Last month, Time Warner announced that it would make live simulcasts of its CNN and HLN channels available on the Web to people who subscribe to participating TV distributors, including Comcast, Dish Network, and Verizon. This means they could watch CNN live on the company’s Web site or other portable devices, such as an iPad. Great news on the progress march to "TV Everywhere".
Question: Do the wireless operators want their subscribers to watch CNN live over their cellular networks?
Likely Answer: Nope.
What Should Be the Answer: Under certain circumstances.
One of the most strategic questions the wireless industry will be facing over the next few years is whether, how, and at what price subscribers should be able to view or download media-rich content on mobile networks (outside of Wi-Fi). Three developments on the content front are going to force operators to confront this question sooner, rather than later:
>> The "TV Everywhere" initiative, whether it’s the CNN example above, HBO Go, or the upcoming watchespn.com.
>> A burgeoning number of websites and apps with bandwidth-hungry content or streaming video. Example: the latest version of Vanity Fair for the iPad, a 600 MB download, which would chew a good portion of the typical 2GB iPad data plan.
>> Forthcoming "cloud" services, which will require a near constant-connectivity model.
These developments spur two fundamental questions:
1. Will wireless 3G and 4G networks offer a good quality experience for these services?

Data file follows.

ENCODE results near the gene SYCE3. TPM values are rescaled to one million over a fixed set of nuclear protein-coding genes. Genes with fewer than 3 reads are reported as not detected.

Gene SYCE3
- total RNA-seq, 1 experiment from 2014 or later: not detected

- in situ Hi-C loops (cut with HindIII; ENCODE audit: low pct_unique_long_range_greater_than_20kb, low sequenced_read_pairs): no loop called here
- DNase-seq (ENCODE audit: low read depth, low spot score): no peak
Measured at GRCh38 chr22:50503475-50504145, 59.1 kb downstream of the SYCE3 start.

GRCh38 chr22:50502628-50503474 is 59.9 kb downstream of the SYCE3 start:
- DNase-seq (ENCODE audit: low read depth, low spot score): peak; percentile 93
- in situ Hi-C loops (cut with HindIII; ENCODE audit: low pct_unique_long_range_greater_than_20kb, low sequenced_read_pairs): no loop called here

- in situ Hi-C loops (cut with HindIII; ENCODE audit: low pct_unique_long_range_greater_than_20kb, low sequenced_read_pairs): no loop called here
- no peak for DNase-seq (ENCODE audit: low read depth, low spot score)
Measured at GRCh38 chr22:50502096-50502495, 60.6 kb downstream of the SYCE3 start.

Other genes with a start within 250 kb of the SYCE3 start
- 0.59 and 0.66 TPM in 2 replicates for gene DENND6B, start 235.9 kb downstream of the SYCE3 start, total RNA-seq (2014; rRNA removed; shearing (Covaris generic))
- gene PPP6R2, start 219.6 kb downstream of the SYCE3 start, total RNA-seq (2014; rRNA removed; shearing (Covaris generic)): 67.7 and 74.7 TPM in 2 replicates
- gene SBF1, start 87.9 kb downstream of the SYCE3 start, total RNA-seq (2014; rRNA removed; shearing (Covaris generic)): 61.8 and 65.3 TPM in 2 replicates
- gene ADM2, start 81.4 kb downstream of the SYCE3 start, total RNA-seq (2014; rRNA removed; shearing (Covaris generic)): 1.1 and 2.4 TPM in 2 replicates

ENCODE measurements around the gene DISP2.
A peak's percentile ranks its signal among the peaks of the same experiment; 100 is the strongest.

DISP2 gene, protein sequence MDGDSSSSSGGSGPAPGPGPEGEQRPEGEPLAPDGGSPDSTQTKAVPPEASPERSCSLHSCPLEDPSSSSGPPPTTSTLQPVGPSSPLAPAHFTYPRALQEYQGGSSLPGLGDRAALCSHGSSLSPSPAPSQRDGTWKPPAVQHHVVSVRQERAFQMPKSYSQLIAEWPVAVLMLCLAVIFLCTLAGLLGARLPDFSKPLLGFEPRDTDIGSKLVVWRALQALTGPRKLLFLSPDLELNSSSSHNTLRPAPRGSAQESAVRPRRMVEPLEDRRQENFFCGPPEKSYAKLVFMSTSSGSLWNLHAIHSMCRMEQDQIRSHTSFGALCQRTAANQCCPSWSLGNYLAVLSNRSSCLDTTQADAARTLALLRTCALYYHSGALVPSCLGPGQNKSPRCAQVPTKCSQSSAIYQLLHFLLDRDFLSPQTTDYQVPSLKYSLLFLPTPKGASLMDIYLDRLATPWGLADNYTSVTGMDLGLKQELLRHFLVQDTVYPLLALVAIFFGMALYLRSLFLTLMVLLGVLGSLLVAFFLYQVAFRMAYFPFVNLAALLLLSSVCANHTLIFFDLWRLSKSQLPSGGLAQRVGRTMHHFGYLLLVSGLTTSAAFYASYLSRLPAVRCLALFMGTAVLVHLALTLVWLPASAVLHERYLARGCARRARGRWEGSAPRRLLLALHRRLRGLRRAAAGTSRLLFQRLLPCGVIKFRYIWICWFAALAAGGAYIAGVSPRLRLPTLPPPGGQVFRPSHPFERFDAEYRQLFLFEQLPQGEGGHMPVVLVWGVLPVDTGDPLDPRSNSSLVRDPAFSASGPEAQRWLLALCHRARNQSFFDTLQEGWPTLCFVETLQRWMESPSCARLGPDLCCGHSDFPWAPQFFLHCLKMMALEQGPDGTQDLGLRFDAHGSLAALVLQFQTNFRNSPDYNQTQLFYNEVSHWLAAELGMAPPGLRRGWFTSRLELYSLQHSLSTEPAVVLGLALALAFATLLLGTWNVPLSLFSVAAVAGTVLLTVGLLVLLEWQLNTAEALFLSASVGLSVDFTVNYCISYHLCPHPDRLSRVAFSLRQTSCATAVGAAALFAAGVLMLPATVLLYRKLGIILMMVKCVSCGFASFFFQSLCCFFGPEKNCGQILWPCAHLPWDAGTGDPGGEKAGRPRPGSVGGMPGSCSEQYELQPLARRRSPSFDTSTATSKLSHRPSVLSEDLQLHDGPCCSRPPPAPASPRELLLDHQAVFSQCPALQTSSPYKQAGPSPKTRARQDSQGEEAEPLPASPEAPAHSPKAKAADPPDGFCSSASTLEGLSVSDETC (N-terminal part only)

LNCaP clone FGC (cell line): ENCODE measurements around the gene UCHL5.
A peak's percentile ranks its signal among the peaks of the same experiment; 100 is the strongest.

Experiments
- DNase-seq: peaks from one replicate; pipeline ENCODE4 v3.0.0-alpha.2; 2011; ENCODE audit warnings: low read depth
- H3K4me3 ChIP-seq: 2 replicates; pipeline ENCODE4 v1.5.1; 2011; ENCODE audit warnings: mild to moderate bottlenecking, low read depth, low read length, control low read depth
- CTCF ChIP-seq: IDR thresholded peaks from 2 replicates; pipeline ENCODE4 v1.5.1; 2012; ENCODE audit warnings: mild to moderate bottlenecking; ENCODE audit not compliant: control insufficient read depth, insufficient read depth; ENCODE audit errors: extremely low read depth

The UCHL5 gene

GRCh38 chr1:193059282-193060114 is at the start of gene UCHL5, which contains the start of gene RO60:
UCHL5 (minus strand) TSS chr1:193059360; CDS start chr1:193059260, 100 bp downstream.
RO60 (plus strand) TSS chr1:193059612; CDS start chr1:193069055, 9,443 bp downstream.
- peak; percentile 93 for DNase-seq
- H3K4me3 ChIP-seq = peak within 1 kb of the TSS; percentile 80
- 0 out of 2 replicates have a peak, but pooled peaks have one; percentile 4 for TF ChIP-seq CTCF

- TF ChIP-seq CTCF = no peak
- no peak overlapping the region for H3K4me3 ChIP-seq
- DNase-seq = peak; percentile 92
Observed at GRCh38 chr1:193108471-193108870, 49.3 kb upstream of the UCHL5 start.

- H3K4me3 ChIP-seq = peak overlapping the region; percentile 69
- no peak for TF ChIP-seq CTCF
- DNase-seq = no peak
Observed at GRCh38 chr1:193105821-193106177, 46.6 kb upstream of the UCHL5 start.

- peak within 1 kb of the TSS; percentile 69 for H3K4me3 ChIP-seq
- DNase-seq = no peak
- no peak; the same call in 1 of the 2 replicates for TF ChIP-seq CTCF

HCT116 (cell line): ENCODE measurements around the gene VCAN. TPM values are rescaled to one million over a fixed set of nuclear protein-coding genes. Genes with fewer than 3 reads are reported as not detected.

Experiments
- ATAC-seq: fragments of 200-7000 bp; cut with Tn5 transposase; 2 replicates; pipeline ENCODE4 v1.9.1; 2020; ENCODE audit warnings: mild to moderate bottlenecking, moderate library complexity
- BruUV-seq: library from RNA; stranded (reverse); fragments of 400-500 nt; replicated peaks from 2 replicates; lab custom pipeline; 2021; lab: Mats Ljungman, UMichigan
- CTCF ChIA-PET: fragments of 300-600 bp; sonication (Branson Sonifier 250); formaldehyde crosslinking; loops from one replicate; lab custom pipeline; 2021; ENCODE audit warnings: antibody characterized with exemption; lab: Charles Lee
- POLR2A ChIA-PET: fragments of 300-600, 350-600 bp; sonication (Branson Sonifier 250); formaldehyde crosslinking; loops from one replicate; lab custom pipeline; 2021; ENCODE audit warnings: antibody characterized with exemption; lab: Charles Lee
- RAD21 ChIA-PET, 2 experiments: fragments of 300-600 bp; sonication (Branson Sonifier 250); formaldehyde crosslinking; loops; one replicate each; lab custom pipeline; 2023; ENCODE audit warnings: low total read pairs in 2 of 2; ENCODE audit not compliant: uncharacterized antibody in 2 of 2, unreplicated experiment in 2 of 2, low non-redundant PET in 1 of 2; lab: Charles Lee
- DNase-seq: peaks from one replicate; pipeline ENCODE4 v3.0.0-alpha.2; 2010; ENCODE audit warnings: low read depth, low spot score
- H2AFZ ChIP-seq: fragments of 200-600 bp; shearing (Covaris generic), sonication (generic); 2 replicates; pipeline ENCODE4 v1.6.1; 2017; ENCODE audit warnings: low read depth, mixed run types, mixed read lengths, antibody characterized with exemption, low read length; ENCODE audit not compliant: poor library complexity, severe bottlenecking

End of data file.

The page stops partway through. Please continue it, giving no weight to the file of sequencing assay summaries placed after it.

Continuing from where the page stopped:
2. Do cellular network economics support these services, at reasonable cost to consumers?
The answer to Question 1 is: the experience would be highly dependent on one’s connectivity scenario, which as we all know varies tremendously by market, proximity to cellsite, mobility, weather, and a zillion other factors. My bottom line: the quality will be OK-to-good with a really good HSPA+ signal, stationary WiMAX or LTE.
The answer to Question 2 is: not likely, under the current capacity and pricing framework. Verizon’s current LTE pricing, for example, is highly discouraging of any usage model that approaches that of residential broadband or substantial consumption of video.
But there’s another answer here, which is that it’s time to start thinking differently. My concept is called “dynamic connectivity.” Let me explain.
Let’s say you and I are sitting in South Station in downtown Boston, with an hour to wait before our train to New York. We have the same smartphone/cellular-connected tablet and operator relationship, and we’re on the same data pricing plan. We will have a similar data experience when we connect — which is the best that our operator can offer at that given time, given the usual factors.
Where things diverge is what you and I might want to do with our devices over the next hour or so. You might want to check e-mail, update social network status, play a game and check out a couple of apps to help you decide where to go to dinner when arriving in New York. I might be more interested in watching CNN live, or perhaps downloading a movie to view on the train trip. Clearly, I’m asking a lot more of the network over the next hour than you are, and our operator also has to consider all the other users in the cell sector during this busy commuting hour.